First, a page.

I remember a conversation I had with my father 12 years ago. When my efforts to go abroad to pursue a PhD were repeatedly being thwarted for one reason or the other, I asked my father despondently, ‘ Are those who try and try to go abroad for a PhD and fail, second-grade individuals?’
My father looked at me, gauged the turmoil in my mind and calmly said, “Think of Dr. Abdul Kalam when such depressing thoughts come to mind.” I did not ask him to explain. Perhaps, he meant that Dr. Kalam scaled great heights without having studied abroad for a PhD, or perhaps he was alluding well in advance prophetically to the ‘I will become the captain of problems, defeat them and succeed’ quote. Either way, that advice from my father proved to be an elixir. I made it eventually to the Norwegian University of Science and Technology in Trondheim, obtained my PhD in Industrial Ecology, and I am penning this piece in my capacity as Senior Lecturer at Karlstad University in Sweden.
Talking of Industrial Ecology, having worked in the field of water/wastewater for 8 years in Norway and now switching focus to energy, I recall Dr. Kalam’s exhortation to students of Shri Jayachamarajendra College of Engineering’s Golden Jubilee Celebrations – Work and work for removing the problems faced by the Earth in the areas of water, energy, habitat, waste management and environment, through science and technology….Well, I never had the good fortune of attending one of Dr Kalam’s lectures, or meeting him and talking to him in person (I recall having once been invited to a Waste Management Conference in Thimpu at which he was the Chief Guest, but could not make it there), but I must say that he played a very crucial role through my father, indirectly, in goading me towards progress. And incidentally, Wings of Fire was the first book I received as a gift from my fiancée, who later became my wife.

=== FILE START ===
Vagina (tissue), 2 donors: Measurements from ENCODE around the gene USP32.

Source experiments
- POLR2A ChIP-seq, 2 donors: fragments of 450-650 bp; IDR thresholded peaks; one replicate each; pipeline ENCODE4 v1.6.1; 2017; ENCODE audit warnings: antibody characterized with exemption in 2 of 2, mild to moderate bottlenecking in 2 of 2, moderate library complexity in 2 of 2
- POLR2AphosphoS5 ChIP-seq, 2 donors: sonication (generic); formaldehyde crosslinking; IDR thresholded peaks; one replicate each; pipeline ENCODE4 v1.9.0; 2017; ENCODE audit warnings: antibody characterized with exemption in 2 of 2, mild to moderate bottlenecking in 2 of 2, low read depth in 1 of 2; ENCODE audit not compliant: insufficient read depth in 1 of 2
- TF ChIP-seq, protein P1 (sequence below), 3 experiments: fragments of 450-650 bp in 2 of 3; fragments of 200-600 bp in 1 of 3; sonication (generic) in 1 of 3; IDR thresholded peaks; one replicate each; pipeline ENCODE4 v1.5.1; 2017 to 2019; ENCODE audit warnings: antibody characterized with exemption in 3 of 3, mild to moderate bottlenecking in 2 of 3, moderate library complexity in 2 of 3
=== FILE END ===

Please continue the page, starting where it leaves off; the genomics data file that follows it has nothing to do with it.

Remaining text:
Several reams of newsprint may already have been dedicated to him by now, and perhaps a good deal of what readers get to read in this piece, may just be repetition. However, yours sincerely thought that some nuggets heard on Tamil TV channels, in interviews and newscasts, could well be brought forth to readers. The raw materials for this piece were sourced from YouTube videos.
Tamil film-star Vivek (non-Tamilians would know him as Rajnikant’s uncle/sidekick in the movie Sivaji-The BOSS) while offering his condolences, pointed out that while the vast majority of Indians possibly know him as a space scientist, associated with the launch of AGNI, PRITHVI, AKASH etc, and with the nuclear tests carried out in Rajasthan, and as a former President of India, he has several useful innovations to his name, all of which have improved the lives of many. He talks of the Kalam stent used in bypass surgeries and the lightweight-metal calipers which polio-afflicted boys and girls find very useful. The latter, he pointed out, as his best and most memorable contribution! The tears of joy which streamed from the eyes of mothers who saw their boys and girls benefitting from the calipers were possibly several Bharat Ratnas to him!! In Vivek’s words, these smaller inventions were byproducts en route to the main tasks he was handling at the Indian Space Research Organisation (ISRO). A lesson here for budding scientists and inventors who may be reading this piece – an open mind, total awareness and a keen desire to solve the problems faced by human beings and surmount challenges posed by Nature and Fate from time to time with the aid of science and technology, pleases Serendipity! When Vivek quizzed about global warming, Dr. Kalam did not dwell on what must not be done. Rather, he focused on what can be done – planting trees! He had set for himself a target of witnessing 10 million trees planted in India. This, he said, would help India to contribute to the cause of mitigation of global warming. Of course, he also pointed to Rahimabad in Uttar Pradesh, where jatropha-derived biodiesel was the fuel of choice. It has replaced coal, petroleum and natural gas totally in that town, not far from Allahabad.